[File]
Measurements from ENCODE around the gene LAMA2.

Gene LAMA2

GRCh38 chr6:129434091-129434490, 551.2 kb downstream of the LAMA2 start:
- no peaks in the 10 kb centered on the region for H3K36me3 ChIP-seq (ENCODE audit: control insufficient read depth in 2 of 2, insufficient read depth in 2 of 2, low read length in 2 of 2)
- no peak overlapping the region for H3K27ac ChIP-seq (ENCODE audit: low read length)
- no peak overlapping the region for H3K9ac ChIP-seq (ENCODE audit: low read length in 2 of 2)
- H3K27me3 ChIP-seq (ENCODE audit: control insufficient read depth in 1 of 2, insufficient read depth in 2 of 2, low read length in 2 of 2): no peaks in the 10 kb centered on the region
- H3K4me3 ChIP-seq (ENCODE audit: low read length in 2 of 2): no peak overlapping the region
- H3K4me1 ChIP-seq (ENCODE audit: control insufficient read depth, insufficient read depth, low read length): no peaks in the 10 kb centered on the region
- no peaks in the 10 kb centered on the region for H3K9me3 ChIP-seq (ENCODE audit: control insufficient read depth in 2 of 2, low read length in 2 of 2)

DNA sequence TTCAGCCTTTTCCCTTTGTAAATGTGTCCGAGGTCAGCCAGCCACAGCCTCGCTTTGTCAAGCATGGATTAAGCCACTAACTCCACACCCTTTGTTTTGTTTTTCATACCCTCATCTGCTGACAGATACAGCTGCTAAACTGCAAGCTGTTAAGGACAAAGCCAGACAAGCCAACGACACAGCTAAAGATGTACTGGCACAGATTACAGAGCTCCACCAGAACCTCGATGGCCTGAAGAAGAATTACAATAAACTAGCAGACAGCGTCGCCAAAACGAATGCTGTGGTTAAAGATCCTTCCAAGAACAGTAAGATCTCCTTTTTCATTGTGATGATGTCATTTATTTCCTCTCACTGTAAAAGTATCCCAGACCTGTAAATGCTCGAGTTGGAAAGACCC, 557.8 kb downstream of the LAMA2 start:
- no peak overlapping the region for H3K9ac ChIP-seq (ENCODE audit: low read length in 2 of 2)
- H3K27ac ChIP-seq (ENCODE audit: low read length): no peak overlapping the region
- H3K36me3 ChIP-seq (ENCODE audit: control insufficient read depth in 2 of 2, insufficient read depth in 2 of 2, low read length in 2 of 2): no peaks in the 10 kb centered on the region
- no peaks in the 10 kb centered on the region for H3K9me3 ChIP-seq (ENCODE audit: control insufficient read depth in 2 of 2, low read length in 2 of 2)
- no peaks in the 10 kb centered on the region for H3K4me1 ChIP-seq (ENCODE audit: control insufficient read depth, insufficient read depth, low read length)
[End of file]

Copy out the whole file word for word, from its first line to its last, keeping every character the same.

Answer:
Measurements from ENCODE around the gene LAMA2.

Gene LAMA2

GRCh38 chr6:129434091-129434490, 551.2 kb downstream of the LAMA2 start:
- no peaks in the 10 kb centered on the region for H3K36me3 ChIP-seq (ENCODE audit: control insufficient read depth in 2 of 2, insufficient read depth in 2 of 2, low read length in 2 of 2)
- no peak overlapping the region for H3K27ac ChIP-seq (ENCODE audit: low read length)
- no peak overlapping the region for H3K9ac ChIP-seq (ENCODE audit: low read length in 2 of 2)
- H3K27me3 ChIP-seq (ENCODE audit: control insufficient read depth in 1 of 2, insufficient read depth in 2 of 2, low read length in 2 of 2): no peaks in the 10 kb centered on the region
- H3K4me3 ChIP-seq (ENCODE audit: low read length in 2 of 2): no peak overlapping the region
- H3K4me1 ChIP-seq (ENCODE audit: control insufficient read depth, insufficient read depth, low read length): no peaks in the 10 kb centered on the region
- no peaks in the 10 kb centered on the region for H3K9me3 ChIP-seq (ENCODE audit: control insufficient read depth in 2 of 2, low read length in 2 of 2)

DNA sequence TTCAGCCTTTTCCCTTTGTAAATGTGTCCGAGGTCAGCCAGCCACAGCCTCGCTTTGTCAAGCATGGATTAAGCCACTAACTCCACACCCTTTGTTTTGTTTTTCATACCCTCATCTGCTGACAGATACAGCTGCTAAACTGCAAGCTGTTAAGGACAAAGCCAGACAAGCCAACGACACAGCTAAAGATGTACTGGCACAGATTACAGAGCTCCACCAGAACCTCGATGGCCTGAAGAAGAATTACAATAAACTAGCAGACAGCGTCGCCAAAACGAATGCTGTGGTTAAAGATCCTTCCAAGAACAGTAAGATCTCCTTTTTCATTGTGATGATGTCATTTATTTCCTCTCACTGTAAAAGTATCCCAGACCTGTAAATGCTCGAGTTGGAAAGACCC, 557.8 kb downstream of the LAMA2 start:
- no peak overlapping the region for H3K9ac ChIP-seq (ENCODE audit: low read length in 2 of 2)
- H3K27ac ChIP-seq (ENCODE audit: low read length): no peak overlapping the region
- H3K36me3 ChIP-seq (ENCODE audit: control insufficient read depth in 2 of 2, insufficient read depth in 2 of 2, low read length in 2 of 2): no peaks in the 10 kb centered on the region
- no peaks in the 10 kb centered on the region for H3K9me3 ChIP-seq (ENCODE audit: control insufficient read depth in 2 of 2, low read length in 2 of 2)
- no peaks in the 10 kb centered on the region for H3K4me1 ChIP-seq (ENCODE audit: control insufficient read depth, insufficient read depth, low read length)